Downtown Jam. Session

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    Jamaica’s name has nothing to do with the Caribbean island country. The avenue, the neighborhood and the bay are instead named for the Jameco Indians, an Algonquian tribe that occupied the center and southern sections of what is today’s Queens County, for hundreds of years before the colonial era.

    The Jameco name was Algonquian for beaver, which had been plentiful in the region; a remnant of this is Beaver Road, which ran beside the now-filled Beaver Pond south of the Long Island Rail Road. Native Americans used the trail, which connects to original trails that run from the East River to eastern Long Island, for trade with tribes spanning from the east coast to the midwest. After the Dutch settled the present day downtown area, known before 1664 as Rustdorp (“rest town”), Jamaica Avenue (as the Jamaica Plank Road) became a tolled highway for much of its length. The tolls were removed by the time of Queens’ consolidation with New York City in 1898.

    Downtown Jamaica Avenue passes several buildings that went up during or just after the colonial period. It’s just north of Prospect Cemetery, which was established in 1668 immediately following the end of Dutch rule.

    Today, though, I’m going to concentrate on a couple of buildings and items from the late 1800s into the early 1900s, known as the Beaux Arts period for its rococo architecture…


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    Jamaica Savings Bank, 161-02 Jamaica, is a NYC building on the NYC Register of Historic Places. The bank itself was founded by John Alsop King (see above) in 1866 and occupied property in this location since 1874, when a small frame building was constructed. The present Beaux-Arts structure (Hough and Deuell, architects) went up in 1898. The building is maked by pilasters (half-columns on a building exterior) and two ornamental balconies. The building’s future is uncertain — the bank moved across the street in 1964.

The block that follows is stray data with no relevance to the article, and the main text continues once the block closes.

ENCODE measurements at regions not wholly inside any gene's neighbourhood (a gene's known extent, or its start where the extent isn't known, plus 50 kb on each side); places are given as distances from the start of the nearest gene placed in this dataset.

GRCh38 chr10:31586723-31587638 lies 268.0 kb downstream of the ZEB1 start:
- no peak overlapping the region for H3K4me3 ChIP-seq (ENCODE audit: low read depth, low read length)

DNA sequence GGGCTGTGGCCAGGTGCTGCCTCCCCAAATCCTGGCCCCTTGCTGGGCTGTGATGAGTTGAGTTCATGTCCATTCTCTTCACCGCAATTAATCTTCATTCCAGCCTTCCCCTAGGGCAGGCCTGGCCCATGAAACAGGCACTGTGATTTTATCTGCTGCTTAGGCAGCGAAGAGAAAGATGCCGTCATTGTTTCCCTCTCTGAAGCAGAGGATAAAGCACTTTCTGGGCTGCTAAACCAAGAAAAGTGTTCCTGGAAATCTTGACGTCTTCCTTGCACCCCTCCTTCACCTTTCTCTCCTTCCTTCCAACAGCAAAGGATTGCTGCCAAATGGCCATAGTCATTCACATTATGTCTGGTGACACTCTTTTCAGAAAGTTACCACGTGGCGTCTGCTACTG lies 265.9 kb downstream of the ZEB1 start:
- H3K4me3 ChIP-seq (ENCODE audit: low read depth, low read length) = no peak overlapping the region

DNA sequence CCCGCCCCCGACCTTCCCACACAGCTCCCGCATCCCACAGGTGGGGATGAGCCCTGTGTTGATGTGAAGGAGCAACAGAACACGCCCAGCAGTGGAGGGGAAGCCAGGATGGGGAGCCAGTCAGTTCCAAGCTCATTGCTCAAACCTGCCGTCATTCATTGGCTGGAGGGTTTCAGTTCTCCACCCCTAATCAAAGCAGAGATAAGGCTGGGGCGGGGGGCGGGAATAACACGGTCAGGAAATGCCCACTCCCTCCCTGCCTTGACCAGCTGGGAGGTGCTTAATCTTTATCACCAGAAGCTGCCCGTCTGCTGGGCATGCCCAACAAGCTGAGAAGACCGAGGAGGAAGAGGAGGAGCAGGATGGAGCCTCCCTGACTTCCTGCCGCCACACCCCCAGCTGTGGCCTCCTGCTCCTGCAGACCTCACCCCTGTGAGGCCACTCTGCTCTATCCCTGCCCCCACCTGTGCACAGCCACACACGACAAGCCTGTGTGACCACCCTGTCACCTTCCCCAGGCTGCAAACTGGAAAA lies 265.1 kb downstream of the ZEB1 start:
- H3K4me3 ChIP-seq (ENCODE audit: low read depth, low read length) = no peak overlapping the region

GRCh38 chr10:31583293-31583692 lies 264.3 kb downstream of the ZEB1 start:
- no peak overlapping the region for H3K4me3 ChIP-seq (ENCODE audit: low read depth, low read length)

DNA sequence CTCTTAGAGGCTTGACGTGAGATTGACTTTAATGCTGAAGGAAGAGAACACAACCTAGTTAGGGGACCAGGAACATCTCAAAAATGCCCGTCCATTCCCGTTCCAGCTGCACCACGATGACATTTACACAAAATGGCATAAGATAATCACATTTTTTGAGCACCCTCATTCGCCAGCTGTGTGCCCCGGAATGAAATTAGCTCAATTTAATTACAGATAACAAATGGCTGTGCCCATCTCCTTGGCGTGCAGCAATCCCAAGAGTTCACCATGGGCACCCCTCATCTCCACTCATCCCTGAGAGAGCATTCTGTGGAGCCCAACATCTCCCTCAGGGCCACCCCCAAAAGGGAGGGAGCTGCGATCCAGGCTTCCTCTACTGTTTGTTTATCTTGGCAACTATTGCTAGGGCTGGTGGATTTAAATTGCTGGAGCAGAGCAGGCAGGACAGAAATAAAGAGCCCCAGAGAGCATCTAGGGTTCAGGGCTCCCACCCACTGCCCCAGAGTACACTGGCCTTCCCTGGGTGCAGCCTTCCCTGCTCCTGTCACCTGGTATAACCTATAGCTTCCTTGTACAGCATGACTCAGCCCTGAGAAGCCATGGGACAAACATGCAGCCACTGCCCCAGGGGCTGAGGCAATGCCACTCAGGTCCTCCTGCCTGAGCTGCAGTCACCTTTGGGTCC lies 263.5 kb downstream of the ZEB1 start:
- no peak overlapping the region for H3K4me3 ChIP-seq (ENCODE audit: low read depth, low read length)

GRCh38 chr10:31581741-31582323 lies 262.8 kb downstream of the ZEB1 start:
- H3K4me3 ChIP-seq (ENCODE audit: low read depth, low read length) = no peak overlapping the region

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    Next door at 161-04 is the Jamaica Center for Arts and Learning, built in 1898 (A.S. Macgregor, Architect). It’s a NYC Landmark, originally the Jamaica Register Building. The Italian Renaissance building is a somewhat somber companion for the more exuberant Jamaica Savings Bank.

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    Many neighborhoods now have new street clocks constructed in a classic style, but this one at Jamaica Avenue and Union Hall Street is the real McCoy. It originally stood at 161-11 Jamaica Avenue and was likely built around 1900. It was restored and moved to its present location in 1989, directly across the street from the former site of Gertz, one of Jamaica’s largest department stores. It too was declared a NYC Landmark in 1981, so it can’t be legally removed.

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    Union Hall Street today is one of the few streets in downtown Jamaica that has retained its old name — here on a Beers Atlas plate in 1873 — to the present day. I had previously suspected that the name was retained because of the prevalence of trade unions in New York City, but I was incorrect. As the map indicates, it preserves the name of the Union Hall Academy, which opened in 1792. The Academy occupied property on the street close to the Long Island Rail Road, which in 1873 ran on the surface at the present day Archer Avenue.

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    This photo, from the Queensborough Public Library, shows former buildings of the Academy, which had by then moved to the locale shown on the atlas plate.

    From Kathleen Lonetto, in Long Island Heritage:

    In 1791, the prestigious Union Hall Academy was built in Jamaica Township by residents of the three towns of Queens. An amount of $2,000 was pledged for the construction of the academy and it was an immediate educational success. Within four years after the original construction of the academy, it required expansion. At that time, in addition to a regular staff, there were five assistants to the principal as well as a library and research facilities. Some of the educators were well known such as Henry Onderdonk, the famous Long Island historian who taught at Union Hall between 1832 and 1865.

    In 1841, a fire nearly destroyed the academy while Walt Whitman was on the staff. As early as 1816, it became so popular that a female school was added to the standard academy. However, the rise of the public school system provided too much competition for the fashionable educational establishment. Although other schools were being built such as the Maple Hall Institute, a private boarding school for boys, the Union Hall Academy was closed in 1873.

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